Jim O’Neill, chairman of Goldman Sachs Asset Management, got his PhD researching oil prices and their impact on economies. So, his opinion on oil is something worth paying attention to.
When asked what his biggest concern is going into March, O’Neill told CNBC, “oil prices. Plain and simple.” He said policy makers should try and bring down oil prices against short-term market pressures:
“I think as we saw a reminder of last year and we’ve seen repeatedly over most of my career, when oil prices rise persistently, they usually end up causing quite a bit of damage. That’s the biggest issue for me out there, course highly topical this week with the visit of the Israeli leadership to Washington, other than that not as much to worry about as most people seem to.”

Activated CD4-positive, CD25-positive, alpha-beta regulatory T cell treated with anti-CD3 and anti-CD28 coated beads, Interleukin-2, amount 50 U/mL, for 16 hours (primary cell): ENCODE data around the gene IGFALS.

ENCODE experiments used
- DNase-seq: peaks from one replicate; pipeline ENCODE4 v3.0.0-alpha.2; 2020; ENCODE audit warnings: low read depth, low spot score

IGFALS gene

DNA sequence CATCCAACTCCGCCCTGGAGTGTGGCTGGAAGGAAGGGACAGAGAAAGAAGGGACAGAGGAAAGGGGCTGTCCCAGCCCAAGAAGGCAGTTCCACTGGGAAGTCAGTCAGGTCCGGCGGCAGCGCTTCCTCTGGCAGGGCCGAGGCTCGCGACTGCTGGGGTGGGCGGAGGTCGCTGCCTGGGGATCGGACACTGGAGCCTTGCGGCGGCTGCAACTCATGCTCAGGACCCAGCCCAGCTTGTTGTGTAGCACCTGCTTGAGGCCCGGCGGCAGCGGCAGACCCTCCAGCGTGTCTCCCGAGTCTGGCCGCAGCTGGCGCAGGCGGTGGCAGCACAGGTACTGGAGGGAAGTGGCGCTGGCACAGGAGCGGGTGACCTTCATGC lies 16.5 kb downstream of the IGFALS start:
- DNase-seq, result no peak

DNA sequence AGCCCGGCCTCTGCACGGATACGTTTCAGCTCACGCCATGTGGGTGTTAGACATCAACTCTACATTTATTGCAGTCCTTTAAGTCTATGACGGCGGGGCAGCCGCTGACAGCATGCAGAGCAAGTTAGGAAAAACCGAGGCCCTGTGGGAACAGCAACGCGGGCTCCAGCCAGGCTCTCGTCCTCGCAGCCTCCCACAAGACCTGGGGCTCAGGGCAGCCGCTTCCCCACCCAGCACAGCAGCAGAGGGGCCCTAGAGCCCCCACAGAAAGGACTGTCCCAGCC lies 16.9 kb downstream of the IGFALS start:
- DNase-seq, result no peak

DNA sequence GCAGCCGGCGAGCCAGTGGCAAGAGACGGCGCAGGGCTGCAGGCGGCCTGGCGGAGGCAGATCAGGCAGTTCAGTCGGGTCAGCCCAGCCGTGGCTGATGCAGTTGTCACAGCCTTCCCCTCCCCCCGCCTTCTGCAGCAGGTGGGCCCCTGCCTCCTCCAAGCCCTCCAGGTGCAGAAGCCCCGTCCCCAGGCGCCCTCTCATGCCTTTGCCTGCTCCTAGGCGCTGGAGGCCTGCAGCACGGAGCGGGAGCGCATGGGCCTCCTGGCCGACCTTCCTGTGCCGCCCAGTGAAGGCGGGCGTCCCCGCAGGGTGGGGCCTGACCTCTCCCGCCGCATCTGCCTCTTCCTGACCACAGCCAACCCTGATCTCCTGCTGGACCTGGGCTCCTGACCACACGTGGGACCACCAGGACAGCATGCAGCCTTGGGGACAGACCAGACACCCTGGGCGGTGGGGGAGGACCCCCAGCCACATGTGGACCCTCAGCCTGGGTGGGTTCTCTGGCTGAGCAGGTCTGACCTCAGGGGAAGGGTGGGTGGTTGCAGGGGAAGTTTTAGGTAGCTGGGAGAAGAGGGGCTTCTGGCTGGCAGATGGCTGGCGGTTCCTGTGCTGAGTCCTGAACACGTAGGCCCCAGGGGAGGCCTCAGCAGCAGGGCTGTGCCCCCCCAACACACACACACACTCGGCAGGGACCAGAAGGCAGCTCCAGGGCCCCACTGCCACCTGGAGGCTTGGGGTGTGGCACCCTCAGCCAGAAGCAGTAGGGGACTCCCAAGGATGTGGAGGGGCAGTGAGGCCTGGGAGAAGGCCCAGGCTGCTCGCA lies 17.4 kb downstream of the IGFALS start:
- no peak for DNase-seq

O’Neill also said he sees a new long-term equilibrium for oil prices and that policy makers should try to lower oil prices against short-term pressures:
“…I like to look at the five-year oil price closely and intriguingly now getting on for two years that has not moved much at all, which appears to suggest that the longer term dynamics of the oil market are finding a new equilibrium perhaps somewhere between 80 – 100 bucks. It may not, but obviously if it were, that suggests the market have built up quite a big premium related to something and the something could be all the various and in particular the Iranian aspects of the Middle Eastern development. If i were a policy maker I’d be thinking about things like that myself.
In an investment note last week O’Neill said no one knows just what level of oil prices start causing damage through inflation and by hurting real incomes. He uses the five-year price as a broad guide to understanding the underlying supply and demand forces.
Watch the entire interview at CNBC: